Jewish World Review Sept. 5, 2003 / 8 Elul, 5763
As 9-11 plus-2 approaches, complacency threatens to rot Big Apple
NEW YORK As we near the second anniversary of the attack on the World Trade Center and read the transcripts of the calls made from the doomed Twin Towers, I recall an incident that occurred just a few months after September 11, 2001.
I had just attended a memorial service for my friend Donald Foreman, a Port Authority policeman who had rushed from the safety of his desk at Lincoln Tunnel into the stricken towers. His body was never recovered. The service at the church was powerful. Bagpipers shook the foundation with an unearthly rendition of " Amazing Grace" and I was still feeling the power of their eerie impact when the service concluded. Outside in the street, as befitting a slain member of the police force, an honor guard had just begun playing the ritual Taps when a woman standing next to me said,"This is all a bit too much.They're blocking traffic all the time and I can never get my car out."
I wasn't surprised by the woman's curt comment because one of the realities of life is that grief may be shortlived but impatience is eternal. Staten Island was very hard hit by September 11, 2001, and we did seem to be having funerals and memorials every week for the lost firemen and police officers as well as for the parents of over 1,000 orphaned island children. Still I was unprepared for the speed of a healing process that was barreling towards callousness and indifference.
A close friend recently remarked that those transcripts should not have been released because of the pain it will cause the victim's families. I disagreed. I hope that these tapes will jog the memories of those who seem to have forgotten the enormity of what happened two years ago. I will never ever forget those days immediately following the attack.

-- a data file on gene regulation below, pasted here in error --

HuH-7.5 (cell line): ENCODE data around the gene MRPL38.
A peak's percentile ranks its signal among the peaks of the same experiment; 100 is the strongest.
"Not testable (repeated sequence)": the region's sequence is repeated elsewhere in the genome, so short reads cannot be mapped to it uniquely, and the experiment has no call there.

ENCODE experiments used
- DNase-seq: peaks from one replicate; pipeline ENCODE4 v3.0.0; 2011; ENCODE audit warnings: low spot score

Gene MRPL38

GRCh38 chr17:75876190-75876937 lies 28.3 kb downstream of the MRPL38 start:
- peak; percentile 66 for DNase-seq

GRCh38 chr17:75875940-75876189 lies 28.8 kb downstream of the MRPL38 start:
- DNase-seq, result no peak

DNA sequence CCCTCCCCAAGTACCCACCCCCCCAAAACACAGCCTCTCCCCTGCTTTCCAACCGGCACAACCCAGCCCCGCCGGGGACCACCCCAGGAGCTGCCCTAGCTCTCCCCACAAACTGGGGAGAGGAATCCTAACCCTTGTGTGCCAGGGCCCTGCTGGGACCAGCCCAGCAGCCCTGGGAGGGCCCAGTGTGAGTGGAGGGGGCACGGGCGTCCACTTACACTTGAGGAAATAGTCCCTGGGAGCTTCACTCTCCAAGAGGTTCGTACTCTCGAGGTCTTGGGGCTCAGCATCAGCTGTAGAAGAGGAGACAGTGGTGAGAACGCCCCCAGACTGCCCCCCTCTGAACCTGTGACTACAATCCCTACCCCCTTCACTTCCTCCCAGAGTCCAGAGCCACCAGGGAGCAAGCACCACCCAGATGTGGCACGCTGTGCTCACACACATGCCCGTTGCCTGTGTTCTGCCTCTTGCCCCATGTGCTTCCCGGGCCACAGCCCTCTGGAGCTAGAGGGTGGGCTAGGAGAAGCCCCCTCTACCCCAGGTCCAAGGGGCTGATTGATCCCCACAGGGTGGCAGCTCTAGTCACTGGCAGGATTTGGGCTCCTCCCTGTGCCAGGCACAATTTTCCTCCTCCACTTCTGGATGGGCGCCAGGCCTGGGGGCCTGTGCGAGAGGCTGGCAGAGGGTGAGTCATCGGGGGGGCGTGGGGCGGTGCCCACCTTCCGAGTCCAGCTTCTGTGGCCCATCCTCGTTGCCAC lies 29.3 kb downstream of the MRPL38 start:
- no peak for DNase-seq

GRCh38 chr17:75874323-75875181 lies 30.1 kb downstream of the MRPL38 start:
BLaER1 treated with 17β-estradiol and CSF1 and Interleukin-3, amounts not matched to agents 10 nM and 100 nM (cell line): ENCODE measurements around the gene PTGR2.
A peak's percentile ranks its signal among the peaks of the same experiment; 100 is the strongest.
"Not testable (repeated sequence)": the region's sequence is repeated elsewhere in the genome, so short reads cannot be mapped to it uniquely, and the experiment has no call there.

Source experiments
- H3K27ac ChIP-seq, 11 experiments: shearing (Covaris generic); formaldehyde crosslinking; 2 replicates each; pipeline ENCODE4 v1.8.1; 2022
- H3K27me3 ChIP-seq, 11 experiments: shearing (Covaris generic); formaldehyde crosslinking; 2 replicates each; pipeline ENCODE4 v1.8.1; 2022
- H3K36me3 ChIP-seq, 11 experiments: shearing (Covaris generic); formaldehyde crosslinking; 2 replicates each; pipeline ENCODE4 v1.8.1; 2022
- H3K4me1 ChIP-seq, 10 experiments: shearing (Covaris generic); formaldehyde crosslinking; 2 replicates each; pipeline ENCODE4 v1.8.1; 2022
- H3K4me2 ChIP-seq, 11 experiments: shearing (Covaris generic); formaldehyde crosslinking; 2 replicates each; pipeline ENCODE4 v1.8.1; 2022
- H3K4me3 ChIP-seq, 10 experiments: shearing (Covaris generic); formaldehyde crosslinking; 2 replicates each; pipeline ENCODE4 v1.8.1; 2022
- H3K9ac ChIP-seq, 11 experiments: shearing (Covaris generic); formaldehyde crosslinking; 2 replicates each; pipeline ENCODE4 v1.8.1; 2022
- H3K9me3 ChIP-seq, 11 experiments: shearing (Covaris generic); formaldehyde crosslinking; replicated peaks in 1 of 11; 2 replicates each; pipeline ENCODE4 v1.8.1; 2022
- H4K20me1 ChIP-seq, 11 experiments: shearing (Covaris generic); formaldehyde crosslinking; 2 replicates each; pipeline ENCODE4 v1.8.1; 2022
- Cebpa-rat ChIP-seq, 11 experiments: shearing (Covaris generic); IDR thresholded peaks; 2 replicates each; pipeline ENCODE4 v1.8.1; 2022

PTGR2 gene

As soon as ferry service was restored I ventured into the city and to ground zero.The devastation of the World Trade Center was incomprehensible to the civilized mind. Although the sky appeared blue and cloudless, the air was charged with microscopic motes that left my eyes vampire red. I could not escape the horrifying thought that these specks might be pulverized bits of steel and human tissue.My G-d the stench! It was the unmistakable smell of putrefying flesh. I watched the faces of strangers walking by as they recognized it for what it was. We nodded at one another and our eyes brimmed with tears. We bought little flags and stuck them in our lapels and for a brief period of time New Yorkers of all colors and creeds were united in mourning.
We also knew that we were facing an enemy who would strike us again unless it was hunted down and destroyed. We all knew that it would be an unprecedented battle that might take years and we must be prepared for casualties. We were told that we should prepare to make sacrifices. Two years ago, even Hollywood stars understood.
But now complacency has set in. All we hear are complaints about the tightened security procedures and how many billions a month the war is costing. Lawsuits are being filed and we still haven't decided what should and should not be put on a memorial. Bi-partisanship has disappeared. We have Democratic politicians like Senator Graham calling for the impeachment of President Bush.
We even have Graydon Carter, who abandons any pretense of objectivity in an editorial in the September issue of Vanity Fair. Mr. Carter accuses the Bush administration of "deceits that took this country into Iraq." He blames the administration for a failing economy, using as evidence that the budget went from an estimated surplus of $334 billion to a probable deficit of $304 billion from the 2000 until 2004. He compares the Teapot Dome scandal to this administration's environmental failures. Mr. Carter doesn't even mention September 11, 2001.
Meanwhile the war that we once all agreed had to be fought wages on in Iraq and Afghanistan. Hundreds of American and Allied military have died fighting to insure that there will never be another September 11, 2001. Young American servicemen and servicewomen are living under harsh conditions and doing without comforts we take for granted their morale shaken by anti-war critics questioning their mission. This same lack of hometown support inspired the North Vietnamese victory and is now encouraging Al Queda attacks on our troops.
Aha! But do the headlines and editorials truly reflect national opinion? I'd be more concerned about the influence of these naysayers if I thought for one minute Americans actually paid attention to them.
JWR contributor Alicia Colon is a columnist for the New York Sun. Comment by clicking here.
08/28/03: So the Iraq war is a fiasco, huh?
© 2003, Alicia Colon